One of the great things about Patrick Street is that they are so dependable. Despite a few personnel changes and challenges over the years the central core has remained the same as has the musical ethos: Irish traditional music presented in a forthright manner with no gimmicks. Admittedly there are a lot of other influences apparent in the music but for the most part that doesn’t matter. Andy Irvine, for example, possesses one of the most unusual chord books around and has a wealth of eastern European musical knowledge, yet considers Woodie Guthrie to be a major influence. The pairing of Kevin Burke on fiddle and Jackie Daly on box, has been one of the most defining and endearing musical partnerships since the release of the Eavesdropper album. Ged Foley is the fourth musician; he brings absolutely-no-nonsense-guitar sensibilities and also contributes a couple of songs.
A cursory glance through the running order reveals a list of tunes common enough to the tradition, yet typically for Patrick Street the versions are lesser known and arranged with a beautiful easygoing feel which gives them both a sense of familiarity and a new breath of life. This album seems almost irrelevant given the modern Celticisms of the brave new wave but these old hands weave through a variety of styles with assurity and utter authority. Check out some of their invited guests — Steve Cooney, Bruce Molsky and Matt McElroy amongst others. Cal Scott turns a hand to the great brass arrangements.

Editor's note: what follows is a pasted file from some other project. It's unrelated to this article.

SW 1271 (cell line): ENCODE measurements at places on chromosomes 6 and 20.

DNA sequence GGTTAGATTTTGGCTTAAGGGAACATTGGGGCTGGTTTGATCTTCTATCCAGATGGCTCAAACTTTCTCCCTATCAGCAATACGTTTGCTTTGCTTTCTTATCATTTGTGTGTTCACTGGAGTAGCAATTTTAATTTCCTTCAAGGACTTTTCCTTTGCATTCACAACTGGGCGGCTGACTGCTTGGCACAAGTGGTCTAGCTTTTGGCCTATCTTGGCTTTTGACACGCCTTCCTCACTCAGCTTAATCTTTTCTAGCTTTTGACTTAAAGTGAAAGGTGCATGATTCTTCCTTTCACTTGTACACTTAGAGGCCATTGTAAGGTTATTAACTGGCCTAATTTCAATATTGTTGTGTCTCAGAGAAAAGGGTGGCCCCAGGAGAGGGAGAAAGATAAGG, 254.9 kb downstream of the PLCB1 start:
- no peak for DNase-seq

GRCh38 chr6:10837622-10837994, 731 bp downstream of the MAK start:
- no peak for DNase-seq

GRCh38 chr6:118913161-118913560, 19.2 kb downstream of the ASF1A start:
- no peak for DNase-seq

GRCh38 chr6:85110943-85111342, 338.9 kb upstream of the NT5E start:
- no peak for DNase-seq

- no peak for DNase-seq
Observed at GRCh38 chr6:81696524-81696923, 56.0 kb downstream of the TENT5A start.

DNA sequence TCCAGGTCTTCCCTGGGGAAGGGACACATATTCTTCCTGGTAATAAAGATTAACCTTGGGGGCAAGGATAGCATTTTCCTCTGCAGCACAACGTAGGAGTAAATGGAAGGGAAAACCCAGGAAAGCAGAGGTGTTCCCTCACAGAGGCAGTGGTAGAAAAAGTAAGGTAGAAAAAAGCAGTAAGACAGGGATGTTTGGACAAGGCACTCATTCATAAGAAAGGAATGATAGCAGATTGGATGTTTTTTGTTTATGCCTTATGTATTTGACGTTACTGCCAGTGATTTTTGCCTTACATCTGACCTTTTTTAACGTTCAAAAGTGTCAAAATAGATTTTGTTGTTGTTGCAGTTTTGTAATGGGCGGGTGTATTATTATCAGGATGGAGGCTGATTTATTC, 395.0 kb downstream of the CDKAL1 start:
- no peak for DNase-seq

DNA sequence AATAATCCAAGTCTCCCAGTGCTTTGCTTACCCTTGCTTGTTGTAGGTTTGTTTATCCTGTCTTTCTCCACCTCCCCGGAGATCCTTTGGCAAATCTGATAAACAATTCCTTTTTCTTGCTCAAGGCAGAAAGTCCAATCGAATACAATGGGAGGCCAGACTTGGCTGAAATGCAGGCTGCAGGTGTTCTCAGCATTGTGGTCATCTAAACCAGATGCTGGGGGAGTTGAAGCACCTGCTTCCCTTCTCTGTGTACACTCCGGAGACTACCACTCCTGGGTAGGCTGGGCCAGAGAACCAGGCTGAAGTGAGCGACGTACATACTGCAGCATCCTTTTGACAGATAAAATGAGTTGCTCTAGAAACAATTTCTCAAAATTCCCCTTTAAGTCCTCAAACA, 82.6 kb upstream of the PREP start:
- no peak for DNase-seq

There are ten pieces, including five songs. The individual maturity of each player shines through clearly as does the sophistication of the arrangements. Ultimately, nothing gets in the way of the music. There isn’t a note out of place and the pacing of the tunes comes like a breath of fresh air. The production qualities give a warm and personal feel to the music which result in a very satisfying listening experience. I might question the value of including a song like the “Diamantina Drover” given it’s prolific recorded history but hey, these guys can do whatever they want.
Patrick Street have always, I think, leaned toward the cross-over Irish/American styles. Kevin Burke has become one of the most influential figures in American fiddling and Irvine’s flirtations with old timey music are evident yet at core of the band’s sound is a devotion to Irish music that is both playful and reverent. The ease with which they deliver these pieces on Street Life is an abject lesson to every young band looking to achieve longevity in a very fickle marketplace. There was a time when each new Patrick Street album defined the session content of every Irish-music-type person in North America. Those days may have passed given the availability of other recordings but their new albums are always welcome and given some of the directions “Celtic music” is taking these days I think I’ll stick with the tried and true.
(Green Linnet, 2002)